Inclusive social prescribing: Learning from engagement with grassroots VCFSE organisations
We are delighted to launch a new VCSE Health and Wellbeing Alliance report exploring inclusive social prescribing. The report summarises our engagement last year with over 25 faith and community organisations either interested in or actively involved with social prescribing schemes.
The report highlights best practice, outlines key barriers to inclusivity, and makes a series of recommendations to policymakers, providers and faith groups.
More about the work
Social prescribing has been on our radar for a while now. Four years ago we outlined what it is, as well as why/how faith-based organisations might want to become involved. We discovered though research on tackling loneliness in 2019 that many of our members were simply not connected with social prescribing schemes, or even aware what it was. Back then, we recommended that all social prescribing schemes should seek to integrate faith-based and community organisations within their offer.
We think social prescribing is a great idea, but that there is still much more to do to ensure it can be utilised by the communities who will benefit most, and we think inclusion of faith communities can help with this.
Last year, as part of our role within the VCSE Health and Wellbeing Alliance, we set out to go into a bit more depth, exploring best practice in the inclusion of faith- and community-based centres in the roll out of social prescribing and tackling loneliness.
We held two roundtables in the summer of 2022, gathering 25 voluntary, community faith and social enterprise (VCFSE) colleagues, representing a range of communities experiencing inequalities, as well as representatives of social prescribing schemes and structures.
We followed this up with 7 one-to-one conversations with VCFSE organisations. This report summaries the findings from the roundtables and interviews, presenting best practice and recommendations for both commissioners and faith groups to support the reduction of inequalities in access to social prescribing.
What did we find?
Our findings suggested that awareness of and access to social prescribing among communities experiencing inequalities is not as widespread as it could or should be.
We asked participants how far they agreed with the statement, “People in my community are aware of social prescribing”. Over half disagreed with the statement.
Regarding the statement “People in my community know how to access social prescribing”, two thirds disagreed.
There were a range of reasons why participants felt access and awareness might be challenging, including language difficulties (both in terms of lack of translation, but also use of jargon and clinical-sounding vocabulary), geographical inequalities and lack of trust in health services among communities.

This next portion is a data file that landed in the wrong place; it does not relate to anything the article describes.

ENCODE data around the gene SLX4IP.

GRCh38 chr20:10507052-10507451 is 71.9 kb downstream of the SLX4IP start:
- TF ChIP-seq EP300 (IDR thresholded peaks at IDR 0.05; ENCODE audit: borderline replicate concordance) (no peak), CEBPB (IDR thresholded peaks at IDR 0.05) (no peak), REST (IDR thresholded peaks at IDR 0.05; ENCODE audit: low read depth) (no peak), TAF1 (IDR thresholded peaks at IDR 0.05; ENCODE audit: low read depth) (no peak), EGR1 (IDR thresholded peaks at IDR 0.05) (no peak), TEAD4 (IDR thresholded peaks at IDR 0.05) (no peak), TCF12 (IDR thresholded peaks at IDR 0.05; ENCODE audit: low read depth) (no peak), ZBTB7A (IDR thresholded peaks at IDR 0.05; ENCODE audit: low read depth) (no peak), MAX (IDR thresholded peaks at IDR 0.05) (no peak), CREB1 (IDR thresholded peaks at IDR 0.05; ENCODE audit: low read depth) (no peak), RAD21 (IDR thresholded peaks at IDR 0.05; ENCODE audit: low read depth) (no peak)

But we also uncovered key hallmarks of inclusive practice, such as involvement of communities from the start, development of faith and culturally-relevant services, and sustainable funding.
We used our findings to develop a set of recommendations to aid practice in the rollout of social prescribing. These include:
…for social prescribing commissioners and host organisations
- Ensure local social prescribing schemes are relatable and approachable for communities experiencing inequalities
- Reframe language surrounding social prescribing at a hyper-local level so that it is accessible for communities
- Create visible communication pathways for VCFSE organisations
- Make sure any local mapping of services goes beyond the ‘usual suspects’
…for wider health systems
- Encourage representation of the faith and community sector in place-based forums
- Ensure that sustainable resource flows to the neighbourhoods that need it most
- Ensure all primary care professionals are supported to make appropriate use of social prescribing
- Adopt ‘community champions’ models to raise awareness of social prescribing within communities
Have a read of our full report, and let us know what you think!
Do you have experience of social prescribing, either as a beneficiary, referrer or provider? If so, what has been your experience, are there additional barriers or markers of best practice that we ought to be aware of?
What is social prescribing?
If you’re not aware, social prescribing is a way for people to be referred to non-clinical forms of support, usually through a social prescriber or “link worker”, trained to listen and signpost. Typically, people think of this happening through a visit to the GP, and it often does, but in reality social prescribing referrals can come from a range of places, and you can even self-refer into social prescribing. Social prescribing schemes have been rapidly rolled out across England, in part due to funding for link workers provide through the NHS Long Term Plan in 2019.